Diversity has long been a hot topic for leaders in HR. Beyond being an important goal that’s often worth pursuing for its own sake, diversity has long been touted by HR frontrunners as a harbinger of good business. Now, more and more data support that claim. In addition to the fact that diversity positively impacts a company’s creativity, innovation, and even reputation, research indicates that companies with diverse executive boards have 15% higher EBIT margins on average. To put it simply, diversity matters, and for financial services companies, the growing diversity of their client base demands an increasingly diverse and inclusive workforce.
In the finance industry, perhaps no discussion around diversity and inclusion has received more attention than the equitable representation of women. Research by McKinsey & Company has found that companies that rank in the top 25% for gender diversity are 21% more likely to be more profitable. However, the overall representation of women in finance hasn’t budged in over a decade. Studies show that women enter the industry with the same levels of representation and ambition as men. But around mid-career, a major gap opens between men and women, leading fewer than 1 in 5 executive roles to be filled by women. How does an industry go from nearly equal numbers of men and women at the bottom to almost no women at the top?
How toxic behavior affects female turnover in finance
There are many potential causes. However, according to a report on women in finance by the management consulting firm Oliver Wyman, 2 of the 3 top factors causing this leak in the leadership pipeline stem directly from issues around inclusion and culture. Women in finance are faced with persistent sources of low inclusion. In addition to sexual harassment, which has affected more than 60% of women in the industry, women in finance deal with unconscious biases and exclusionary behaviors (bigotry, sexism, threats) that often go unnoticed by HR leaders and managers. Whether or not these behaviors amount to legal or policy violations, all of them prolong the problem of female turnover in finance and make it harder for women to rise.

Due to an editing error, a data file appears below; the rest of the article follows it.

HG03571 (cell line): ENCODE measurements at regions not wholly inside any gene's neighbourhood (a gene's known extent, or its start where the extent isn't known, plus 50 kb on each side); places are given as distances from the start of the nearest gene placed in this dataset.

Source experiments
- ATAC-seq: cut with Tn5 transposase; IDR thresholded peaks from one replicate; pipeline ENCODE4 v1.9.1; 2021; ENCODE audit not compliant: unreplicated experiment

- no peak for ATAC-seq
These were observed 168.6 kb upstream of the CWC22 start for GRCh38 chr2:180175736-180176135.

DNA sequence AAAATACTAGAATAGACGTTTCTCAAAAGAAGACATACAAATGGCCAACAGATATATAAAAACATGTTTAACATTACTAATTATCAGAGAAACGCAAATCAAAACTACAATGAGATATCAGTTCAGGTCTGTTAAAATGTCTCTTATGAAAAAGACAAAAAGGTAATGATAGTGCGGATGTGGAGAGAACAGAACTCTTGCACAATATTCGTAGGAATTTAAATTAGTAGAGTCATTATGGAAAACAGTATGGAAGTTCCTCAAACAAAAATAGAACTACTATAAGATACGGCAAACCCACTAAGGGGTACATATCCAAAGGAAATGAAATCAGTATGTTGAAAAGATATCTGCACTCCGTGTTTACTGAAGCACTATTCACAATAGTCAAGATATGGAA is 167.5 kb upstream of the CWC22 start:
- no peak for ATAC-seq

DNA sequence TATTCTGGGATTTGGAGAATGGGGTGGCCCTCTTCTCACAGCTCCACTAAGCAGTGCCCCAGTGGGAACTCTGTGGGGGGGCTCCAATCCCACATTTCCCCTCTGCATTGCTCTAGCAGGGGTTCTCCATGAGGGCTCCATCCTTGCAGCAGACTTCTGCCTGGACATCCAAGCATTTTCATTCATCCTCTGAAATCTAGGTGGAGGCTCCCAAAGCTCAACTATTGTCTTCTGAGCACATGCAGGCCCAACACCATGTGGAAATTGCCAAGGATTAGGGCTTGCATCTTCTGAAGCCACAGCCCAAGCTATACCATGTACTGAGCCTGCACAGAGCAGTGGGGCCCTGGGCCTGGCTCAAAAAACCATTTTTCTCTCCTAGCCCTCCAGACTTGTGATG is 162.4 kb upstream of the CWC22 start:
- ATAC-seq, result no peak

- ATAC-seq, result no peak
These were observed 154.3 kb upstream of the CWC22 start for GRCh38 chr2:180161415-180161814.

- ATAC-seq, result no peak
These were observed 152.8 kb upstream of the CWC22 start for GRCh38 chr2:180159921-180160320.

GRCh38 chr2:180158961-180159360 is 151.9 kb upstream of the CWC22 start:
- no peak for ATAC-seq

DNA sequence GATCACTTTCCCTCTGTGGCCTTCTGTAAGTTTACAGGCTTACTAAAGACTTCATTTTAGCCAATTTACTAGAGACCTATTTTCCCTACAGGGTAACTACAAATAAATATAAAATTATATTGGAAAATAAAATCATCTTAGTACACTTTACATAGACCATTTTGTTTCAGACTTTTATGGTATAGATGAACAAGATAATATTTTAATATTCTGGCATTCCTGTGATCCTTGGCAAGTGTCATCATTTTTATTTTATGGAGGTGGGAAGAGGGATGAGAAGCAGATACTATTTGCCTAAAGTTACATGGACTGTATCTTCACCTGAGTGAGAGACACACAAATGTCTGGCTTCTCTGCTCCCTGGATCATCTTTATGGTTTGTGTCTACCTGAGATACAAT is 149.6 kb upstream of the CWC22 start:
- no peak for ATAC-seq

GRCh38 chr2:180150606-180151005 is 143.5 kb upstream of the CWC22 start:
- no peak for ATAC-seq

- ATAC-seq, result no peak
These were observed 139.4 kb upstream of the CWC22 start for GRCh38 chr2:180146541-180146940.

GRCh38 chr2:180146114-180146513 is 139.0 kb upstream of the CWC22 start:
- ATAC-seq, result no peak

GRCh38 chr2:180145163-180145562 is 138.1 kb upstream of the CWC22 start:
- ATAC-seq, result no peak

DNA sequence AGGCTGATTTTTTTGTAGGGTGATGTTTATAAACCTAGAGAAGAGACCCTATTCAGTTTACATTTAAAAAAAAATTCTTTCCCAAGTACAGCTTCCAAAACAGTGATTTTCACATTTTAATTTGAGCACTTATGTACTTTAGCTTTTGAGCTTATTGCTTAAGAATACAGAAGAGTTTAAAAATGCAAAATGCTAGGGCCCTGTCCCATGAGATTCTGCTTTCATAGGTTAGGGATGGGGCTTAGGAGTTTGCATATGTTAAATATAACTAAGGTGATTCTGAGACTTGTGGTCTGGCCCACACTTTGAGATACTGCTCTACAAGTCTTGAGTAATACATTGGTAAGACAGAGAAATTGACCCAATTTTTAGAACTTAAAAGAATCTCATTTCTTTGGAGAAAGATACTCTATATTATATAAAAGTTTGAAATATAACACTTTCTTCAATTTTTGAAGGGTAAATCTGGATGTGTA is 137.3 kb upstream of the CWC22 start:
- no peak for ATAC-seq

So how can HR leaders in finance help restore parity and equity? With a bigger seat at the table, HR leaders have a newfound responsibility to partner with CEOs and establish a new standard of professional conduct in the industry. Showing that women can thrive in finance is a critical first step to achieving parity, and companies can get there by screening for the behaviors and biases that keep women from ascending the ranks. By leveraging new technologies to identify harmful behaviors, HR has an opportunity to deal with unnecessary risks before they can create turnover in your organization.
Profit will always be a motivator, and reducing toxic behavior will help increase profitability both immediately and in the long term. But beyond being good for business, helping women succeed is the right thing to do, and the change that many industry leaders have been advocating for a long time.